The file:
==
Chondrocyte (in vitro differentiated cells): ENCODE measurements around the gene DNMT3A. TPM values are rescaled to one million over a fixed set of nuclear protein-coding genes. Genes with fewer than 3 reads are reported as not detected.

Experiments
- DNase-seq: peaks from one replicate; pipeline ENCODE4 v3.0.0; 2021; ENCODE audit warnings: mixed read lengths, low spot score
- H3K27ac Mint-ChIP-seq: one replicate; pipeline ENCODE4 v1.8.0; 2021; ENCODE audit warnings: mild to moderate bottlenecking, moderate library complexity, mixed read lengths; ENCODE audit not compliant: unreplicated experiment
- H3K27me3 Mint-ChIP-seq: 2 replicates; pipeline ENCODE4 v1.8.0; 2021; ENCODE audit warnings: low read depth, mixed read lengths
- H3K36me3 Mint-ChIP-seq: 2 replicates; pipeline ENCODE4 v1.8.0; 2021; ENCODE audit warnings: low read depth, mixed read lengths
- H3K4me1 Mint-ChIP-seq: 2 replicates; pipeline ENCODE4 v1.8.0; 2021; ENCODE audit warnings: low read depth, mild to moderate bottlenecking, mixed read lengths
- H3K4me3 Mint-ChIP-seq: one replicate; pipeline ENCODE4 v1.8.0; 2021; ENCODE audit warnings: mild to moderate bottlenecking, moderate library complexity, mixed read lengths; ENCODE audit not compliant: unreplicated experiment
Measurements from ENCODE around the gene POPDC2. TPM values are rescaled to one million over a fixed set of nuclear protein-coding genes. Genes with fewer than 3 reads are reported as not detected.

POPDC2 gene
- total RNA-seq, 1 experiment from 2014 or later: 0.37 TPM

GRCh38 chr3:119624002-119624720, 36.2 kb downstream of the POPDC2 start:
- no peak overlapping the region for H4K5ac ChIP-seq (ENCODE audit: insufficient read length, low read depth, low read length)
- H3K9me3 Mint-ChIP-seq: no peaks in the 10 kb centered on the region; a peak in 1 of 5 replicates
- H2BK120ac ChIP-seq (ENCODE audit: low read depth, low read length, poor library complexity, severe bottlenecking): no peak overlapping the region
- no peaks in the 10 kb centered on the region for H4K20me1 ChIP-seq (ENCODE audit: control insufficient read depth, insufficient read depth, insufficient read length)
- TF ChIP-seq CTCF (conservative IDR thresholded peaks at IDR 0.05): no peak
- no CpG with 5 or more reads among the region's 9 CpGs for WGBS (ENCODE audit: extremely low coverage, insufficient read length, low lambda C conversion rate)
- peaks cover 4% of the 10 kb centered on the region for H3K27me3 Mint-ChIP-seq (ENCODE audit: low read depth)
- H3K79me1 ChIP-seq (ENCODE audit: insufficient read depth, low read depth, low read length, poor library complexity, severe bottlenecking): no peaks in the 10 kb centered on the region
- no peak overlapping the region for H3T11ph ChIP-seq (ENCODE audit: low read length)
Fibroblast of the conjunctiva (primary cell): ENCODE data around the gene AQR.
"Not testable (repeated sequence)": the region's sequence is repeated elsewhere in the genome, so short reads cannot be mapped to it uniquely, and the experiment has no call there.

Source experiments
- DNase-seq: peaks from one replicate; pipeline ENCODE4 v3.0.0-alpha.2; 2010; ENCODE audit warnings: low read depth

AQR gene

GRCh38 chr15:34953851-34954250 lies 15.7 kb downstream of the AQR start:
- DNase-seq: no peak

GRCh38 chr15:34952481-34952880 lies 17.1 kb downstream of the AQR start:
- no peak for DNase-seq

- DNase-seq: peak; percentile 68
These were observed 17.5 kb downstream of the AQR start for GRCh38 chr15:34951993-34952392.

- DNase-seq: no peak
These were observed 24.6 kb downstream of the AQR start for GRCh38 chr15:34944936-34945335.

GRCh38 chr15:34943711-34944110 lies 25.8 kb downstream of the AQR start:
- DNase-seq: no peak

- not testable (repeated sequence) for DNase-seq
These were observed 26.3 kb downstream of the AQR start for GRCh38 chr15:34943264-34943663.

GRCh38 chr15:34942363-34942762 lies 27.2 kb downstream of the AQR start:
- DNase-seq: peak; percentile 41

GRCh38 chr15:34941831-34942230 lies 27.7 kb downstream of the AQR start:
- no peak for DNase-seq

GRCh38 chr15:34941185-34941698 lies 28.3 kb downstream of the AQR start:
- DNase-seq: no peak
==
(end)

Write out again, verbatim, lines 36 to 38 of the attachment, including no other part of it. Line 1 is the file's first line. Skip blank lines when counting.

- DNase-seq: no peak

- not testable (repeated sequence) for DNase-seq
These were observed 26.3 kb downstream of the AQR start for GRCh38 chr15:34943264-34943663.